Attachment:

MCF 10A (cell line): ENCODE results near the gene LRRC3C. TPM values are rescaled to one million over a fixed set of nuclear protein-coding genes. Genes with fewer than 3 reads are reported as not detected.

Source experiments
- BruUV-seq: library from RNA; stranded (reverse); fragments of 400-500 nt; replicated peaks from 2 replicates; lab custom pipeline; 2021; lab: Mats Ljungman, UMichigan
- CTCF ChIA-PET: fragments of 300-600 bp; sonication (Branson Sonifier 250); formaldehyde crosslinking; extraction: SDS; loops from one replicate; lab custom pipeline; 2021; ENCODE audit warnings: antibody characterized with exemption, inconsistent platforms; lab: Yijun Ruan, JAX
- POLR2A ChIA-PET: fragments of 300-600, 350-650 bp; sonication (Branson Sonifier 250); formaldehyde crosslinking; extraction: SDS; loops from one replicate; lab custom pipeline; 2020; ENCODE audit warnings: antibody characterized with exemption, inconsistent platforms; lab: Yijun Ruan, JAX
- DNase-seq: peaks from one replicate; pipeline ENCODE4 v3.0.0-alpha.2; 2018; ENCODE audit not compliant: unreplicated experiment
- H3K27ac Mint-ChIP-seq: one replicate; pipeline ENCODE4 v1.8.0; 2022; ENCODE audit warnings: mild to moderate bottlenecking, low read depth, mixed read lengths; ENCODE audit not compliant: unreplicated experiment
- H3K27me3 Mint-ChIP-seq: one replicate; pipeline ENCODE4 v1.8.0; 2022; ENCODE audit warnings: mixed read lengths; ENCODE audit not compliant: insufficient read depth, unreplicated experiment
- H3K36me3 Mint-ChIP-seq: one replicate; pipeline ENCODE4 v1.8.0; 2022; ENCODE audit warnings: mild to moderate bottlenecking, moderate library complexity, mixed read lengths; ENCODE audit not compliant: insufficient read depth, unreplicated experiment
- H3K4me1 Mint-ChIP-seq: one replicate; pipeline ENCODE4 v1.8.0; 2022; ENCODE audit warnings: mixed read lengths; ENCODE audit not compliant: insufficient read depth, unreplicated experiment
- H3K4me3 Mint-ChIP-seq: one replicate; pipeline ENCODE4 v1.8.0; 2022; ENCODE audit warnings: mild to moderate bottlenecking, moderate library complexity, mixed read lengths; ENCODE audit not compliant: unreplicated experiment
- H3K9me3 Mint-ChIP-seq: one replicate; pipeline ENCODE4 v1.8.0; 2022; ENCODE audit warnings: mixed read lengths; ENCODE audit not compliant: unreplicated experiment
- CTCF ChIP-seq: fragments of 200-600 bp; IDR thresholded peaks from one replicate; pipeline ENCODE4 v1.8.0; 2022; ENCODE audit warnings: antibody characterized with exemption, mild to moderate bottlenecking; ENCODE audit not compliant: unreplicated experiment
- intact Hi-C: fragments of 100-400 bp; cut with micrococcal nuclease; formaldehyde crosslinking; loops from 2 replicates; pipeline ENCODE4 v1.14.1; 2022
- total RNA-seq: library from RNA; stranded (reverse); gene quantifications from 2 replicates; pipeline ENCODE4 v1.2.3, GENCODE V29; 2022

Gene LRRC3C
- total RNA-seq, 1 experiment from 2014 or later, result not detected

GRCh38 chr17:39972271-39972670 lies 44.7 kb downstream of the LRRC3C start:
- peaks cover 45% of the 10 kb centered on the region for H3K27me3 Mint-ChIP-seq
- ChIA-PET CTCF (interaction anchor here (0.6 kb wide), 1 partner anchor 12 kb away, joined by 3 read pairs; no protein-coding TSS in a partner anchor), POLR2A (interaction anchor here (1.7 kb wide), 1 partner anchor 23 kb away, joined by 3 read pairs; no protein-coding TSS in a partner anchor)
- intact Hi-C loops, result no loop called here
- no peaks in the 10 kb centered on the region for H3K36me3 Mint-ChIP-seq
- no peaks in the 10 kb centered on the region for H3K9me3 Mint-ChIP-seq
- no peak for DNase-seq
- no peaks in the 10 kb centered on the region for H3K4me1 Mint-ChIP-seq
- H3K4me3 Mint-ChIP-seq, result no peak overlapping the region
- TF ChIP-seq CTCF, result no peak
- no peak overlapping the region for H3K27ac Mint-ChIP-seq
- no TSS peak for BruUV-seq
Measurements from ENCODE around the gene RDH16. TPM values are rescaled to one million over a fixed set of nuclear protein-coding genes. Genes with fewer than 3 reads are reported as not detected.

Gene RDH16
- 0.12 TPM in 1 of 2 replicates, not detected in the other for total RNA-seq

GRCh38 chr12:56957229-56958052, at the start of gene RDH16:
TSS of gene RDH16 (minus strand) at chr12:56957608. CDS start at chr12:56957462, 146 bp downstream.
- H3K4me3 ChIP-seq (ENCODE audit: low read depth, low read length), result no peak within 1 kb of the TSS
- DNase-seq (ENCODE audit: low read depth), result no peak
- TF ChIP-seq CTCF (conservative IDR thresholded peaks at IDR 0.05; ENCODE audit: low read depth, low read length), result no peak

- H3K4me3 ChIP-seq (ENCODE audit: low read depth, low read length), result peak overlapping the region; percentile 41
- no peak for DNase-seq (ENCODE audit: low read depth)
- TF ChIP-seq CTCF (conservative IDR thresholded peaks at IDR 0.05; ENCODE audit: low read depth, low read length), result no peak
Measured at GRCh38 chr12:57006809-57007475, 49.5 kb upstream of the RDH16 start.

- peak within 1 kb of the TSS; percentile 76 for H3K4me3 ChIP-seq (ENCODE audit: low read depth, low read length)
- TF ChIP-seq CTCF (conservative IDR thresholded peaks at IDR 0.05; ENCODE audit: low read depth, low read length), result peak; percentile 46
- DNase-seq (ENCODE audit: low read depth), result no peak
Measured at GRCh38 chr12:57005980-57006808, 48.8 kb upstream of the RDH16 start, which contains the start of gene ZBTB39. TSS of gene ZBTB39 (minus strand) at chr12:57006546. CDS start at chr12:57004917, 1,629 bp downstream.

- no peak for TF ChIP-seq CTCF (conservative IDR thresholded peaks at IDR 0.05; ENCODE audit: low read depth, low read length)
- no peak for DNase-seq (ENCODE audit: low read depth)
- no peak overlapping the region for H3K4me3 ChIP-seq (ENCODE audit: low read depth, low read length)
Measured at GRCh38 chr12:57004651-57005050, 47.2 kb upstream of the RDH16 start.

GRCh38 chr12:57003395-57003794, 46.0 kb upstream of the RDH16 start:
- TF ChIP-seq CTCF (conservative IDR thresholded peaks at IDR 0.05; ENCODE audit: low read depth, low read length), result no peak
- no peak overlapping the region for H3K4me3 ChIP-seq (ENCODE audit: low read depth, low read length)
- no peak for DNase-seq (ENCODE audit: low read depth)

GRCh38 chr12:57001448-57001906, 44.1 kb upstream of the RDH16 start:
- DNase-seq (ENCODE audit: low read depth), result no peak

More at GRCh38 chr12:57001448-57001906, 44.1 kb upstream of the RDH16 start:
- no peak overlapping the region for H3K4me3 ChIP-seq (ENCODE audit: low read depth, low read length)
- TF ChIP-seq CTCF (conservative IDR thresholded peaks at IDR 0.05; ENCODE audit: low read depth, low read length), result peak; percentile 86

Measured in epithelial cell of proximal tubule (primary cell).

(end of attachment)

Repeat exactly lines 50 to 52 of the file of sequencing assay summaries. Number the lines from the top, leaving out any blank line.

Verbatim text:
GRCh38 chr12:57003395-57003794, 46.0 kb upstream of the RDH16 start:
- TF ChIP-seq CTCF (conservative IDR thresholded peaks at IDR 0.05; ENCODE audit: low read depth, low read length), result no peak
- no peak overlapping the region for H3K4me3 ChIP-seq (ENCODE audit: low read depth, low read length)